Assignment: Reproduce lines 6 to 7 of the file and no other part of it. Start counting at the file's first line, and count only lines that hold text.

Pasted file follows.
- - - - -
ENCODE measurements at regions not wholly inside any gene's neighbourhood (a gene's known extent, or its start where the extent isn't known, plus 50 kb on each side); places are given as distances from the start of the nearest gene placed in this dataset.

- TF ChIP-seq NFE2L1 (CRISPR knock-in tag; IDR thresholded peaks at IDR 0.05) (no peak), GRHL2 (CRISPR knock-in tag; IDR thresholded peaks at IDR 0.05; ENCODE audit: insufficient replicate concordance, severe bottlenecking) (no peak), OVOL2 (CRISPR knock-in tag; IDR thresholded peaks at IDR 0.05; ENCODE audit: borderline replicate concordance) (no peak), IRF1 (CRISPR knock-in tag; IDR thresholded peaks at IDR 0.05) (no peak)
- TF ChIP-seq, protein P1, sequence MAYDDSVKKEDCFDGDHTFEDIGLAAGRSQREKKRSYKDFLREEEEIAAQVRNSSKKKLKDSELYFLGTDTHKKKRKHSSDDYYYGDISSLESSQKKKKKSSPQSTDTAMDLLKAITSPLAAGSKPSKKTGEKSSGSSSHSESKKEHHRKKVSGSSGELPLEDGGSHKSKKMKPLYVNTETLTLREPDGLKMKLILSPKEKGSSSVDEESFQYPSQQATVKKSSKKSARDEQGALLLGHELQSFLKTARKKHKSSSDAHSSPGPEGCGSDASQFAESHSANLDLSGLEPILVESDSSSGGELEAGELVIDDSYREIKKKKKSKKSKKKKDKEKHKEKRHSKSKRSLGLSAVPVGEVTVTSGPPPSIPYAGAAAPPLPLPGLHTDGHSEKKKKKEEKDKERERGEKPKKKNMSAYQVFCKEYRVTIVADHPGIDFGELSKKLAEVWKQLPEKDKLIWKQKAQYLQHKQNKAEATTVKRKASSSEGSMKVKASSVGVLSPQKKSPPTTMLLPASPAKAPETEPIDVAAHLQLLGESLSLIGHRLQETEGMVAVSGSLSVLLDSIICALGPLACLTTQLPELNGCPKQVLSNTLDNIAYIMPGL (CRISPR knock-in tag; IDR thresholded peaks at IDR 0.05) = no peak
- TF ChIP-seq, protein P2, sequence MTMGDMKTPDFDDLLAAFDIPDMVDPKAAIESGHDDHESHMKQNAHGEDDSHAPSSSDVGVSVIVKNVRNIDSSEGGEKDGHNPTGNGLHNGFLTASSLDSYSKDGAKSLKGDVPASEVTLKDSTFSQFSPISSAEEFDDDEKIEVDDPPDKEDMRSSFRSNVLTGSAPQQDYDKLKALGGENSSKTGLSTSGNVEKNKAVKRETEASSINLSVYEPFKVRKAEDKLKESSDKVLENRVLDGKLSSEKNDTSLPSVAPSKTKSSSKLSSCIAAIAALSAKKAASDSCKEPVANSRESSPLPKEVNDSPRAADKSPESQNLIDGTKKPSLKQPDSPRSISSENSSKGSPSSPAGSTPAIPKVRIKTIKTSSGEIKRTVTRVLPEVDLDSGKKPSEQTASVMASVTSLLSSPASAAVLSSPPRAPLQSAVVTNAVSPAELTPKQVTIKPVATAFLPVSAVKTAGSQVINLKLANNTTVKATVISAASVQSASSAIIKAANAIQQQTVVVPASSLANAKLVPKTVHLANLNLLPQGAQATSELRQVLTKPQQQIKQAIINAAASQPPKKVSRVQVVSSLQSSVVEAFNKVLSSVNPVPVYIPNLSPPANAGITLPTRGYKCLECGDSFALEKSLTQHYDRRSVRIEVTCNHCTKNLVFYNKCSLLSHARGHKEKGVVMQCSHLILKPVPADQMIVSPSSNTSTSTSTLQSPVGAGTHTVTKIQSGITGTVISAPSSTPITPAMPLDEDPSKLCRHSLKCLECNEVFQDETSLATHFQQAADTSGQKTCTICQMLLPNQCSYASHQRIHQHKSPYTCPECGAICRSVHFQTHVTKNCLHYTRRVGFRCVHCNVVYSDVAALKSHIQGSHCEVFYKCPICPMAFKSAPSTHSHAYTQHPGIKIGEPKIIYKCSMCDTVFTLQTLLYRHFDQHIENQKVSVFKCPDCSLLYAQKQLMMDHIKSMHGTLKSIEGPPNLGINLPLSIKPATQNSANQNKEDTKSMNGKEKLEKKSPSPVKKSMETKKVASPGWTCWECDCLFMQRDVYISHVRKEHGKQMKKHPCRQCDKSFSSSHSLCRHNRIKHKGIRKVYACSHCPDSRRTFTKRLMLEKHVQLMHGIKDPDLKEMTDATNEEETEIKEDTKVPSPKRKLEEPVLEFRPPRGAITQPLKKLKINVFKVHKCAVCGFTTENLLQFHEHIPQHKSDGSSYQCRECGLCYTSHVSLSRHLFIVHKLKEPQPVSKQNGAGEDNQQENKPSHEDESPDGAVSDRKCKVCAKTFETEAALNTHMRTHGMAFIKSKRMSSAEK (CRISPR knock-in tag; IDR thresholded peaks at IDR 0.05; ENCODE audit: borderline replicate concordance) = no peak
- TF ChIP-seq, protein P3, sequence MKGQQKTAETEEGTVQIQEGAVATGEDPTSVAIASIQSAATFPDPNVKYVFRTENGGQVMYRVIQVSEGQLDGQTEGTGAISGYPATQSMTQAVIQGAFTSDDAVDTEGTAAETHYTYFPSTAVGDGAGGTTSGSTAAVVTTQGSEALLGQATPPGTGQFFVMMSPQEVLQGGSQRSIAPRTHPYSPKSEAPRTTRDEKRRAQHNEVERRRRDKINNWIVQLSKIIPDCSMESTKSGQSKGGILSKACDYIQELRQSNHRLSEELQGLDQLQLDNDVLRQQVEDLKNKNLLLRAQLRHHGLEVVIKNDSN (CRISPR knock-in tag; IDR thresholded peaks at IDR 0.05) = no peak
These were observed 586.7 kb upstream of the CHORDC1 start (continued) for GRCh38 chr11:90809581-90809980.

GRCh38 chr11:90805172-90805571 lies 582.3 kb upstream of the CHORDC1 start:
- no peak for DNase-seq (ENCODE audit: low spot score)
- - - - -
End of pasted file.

These were observed 586.7 kb upstream of the CHORDC1 start (continued) for GRCh38 chr11:90809581-90809980.

GRCh38 chr11:90805172-90805571 lies 582.3 kb upstream of the CHORDC1 start: